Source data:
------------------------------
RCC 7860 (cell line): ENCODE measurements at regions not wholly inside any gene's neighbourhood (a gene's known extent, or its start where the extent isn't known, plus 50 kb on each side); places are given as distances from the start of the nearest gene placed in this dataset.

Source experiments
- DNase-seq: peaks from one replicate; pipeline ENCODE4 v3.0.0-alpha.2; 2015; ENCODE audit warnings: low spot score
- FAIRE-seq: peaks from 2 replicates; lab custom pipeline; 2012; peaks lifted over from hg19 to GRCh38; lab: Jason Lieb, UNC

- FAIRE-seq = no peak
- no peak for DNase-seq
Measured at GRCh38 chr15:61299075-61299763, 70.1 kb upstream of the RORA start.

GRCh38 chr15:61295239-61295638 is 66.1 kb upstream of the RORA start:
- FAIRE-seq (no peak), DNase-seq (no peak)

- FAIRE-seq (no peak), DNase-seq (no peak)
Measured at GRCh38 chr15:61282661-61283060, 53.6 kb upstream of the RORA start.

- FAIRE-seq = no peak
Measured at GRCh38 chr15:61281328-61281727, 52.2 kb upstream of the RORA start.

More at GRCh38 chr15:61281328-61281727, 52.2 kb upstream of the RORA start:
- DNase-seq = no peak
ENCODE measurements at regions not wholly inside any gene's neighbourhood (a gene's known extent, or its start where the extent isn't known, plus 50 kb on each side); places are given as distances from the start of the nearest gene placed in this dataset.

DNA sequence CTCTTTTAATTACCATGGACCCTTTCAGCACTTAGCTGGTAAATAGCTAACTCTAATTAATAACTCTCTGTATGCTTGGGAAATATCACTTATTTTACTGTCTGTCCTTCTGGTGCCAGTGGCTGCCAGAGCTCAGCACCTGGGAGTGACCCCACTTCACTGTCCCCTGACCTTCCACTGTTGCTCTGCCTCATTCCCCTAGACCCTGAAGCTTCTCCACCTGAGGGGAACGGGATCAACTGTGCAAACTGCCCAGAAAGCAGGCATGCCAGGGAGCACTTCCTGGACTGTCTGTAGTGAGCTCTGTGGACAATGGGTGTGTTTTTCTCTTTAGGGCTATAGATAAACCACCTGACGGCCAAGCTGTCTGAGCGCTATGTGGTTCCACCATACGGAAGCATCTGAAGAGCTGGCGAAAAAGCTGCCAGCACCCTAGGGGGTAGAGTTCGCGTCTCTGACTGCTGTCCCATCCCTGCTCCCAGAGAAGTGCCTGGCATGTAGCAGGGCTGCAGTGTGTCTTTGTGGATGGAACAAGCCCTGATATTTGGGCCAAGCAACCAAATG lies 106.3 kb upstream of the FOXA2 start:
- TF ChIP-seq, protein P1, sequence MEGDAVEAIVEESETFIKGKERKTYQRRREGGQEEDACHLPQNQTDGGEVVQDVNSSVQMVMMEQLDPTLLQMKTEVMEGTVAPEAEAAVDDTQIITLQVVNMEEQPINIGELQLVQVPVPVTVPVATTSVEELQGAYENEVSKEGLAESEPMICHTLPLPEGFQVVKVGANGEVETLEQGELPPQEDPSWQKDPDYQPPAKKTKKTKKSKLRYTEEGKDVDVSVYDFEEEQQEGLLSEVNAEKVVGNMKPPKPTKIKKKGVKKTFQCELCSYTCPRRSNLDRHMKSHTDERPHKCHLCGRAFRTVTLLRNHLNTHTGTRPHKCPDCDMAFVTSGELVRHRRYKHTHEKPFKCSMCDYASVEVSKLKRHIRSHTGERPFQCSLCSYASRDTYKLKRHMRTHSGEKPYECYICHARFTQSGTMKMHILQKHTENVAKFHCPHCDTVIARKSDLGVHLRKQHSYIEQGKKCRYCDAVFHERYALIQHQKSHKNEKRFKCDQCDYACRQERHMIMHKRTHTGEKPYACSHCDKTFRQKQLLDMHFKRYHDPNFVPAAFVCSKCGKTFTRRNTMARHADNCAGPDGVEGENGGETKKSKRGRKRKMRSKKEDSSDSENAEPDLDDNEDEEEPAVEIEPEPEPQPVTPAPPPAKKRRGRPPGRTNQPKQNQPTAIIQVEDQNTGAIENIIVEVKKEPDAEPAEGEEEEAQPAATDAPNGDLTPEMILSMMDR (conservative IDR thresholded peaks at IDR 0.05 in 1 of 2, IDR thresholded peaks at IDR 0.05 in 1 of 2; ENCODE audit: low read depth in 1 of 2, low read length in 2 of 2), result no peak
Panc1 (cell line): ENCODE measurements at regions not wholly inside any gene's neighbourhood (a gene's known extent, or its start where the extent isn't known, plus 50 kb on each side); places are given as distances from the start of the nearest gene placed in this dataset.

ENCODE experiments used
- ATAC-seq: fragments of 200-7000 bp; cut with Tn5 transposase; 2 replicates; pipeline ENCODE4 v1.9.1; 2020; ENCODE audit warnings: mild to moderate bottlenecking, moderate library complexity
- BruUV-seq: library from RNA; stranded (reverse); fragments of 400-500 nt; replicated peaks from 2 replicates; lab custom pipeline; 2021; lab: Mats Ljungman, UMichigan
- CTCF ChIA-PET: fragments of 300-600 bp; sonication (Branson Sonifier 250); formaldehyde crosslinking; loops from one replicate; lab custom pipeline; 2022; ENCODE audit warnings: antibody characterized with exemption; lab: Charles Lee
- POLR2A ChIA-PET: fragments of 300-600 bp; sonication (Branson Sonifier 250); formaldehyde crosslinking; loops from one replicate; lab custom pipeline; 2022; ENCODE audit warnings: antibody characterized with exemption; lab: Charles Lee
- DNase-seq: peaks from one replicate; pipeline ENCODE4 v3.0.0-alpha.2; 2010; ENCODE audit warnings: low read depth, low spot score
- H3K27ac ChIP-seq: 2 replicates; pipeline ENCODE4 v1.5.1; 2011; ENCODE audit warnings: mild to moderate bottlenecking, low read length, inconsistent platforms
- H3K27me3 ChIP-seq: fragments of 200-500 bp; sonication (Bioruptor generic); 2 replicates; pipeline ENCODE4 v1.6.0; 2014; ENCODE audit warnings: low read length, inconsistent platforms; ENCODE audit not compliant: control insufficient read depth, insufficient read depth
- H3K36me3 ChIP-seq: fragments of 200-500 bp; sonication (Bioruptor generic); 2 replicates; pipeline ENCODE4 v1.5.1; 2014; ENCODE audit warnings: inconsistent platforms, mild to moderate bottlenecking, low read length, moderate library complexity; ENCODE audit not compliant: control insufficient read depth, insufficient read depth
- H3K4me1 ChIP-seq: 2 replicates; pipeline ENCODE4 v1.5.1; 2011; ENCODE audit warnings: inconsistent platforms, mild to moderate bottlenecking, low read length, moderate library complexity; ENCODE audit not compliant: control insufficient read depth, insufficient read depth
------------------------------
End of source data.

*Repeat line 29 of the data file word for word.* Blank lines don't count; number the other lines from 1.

- H3K4me1 ChIP-seq: 2 replicates; pipeline ENCODE4 v1.5.1; 2011; ENCODE audit warnings: inconsistent platforms, mild to moderate bottlenecking, low read length, moderate library complexity; ENCODE audit not compliant: control insufficient read depth, insufficient read depth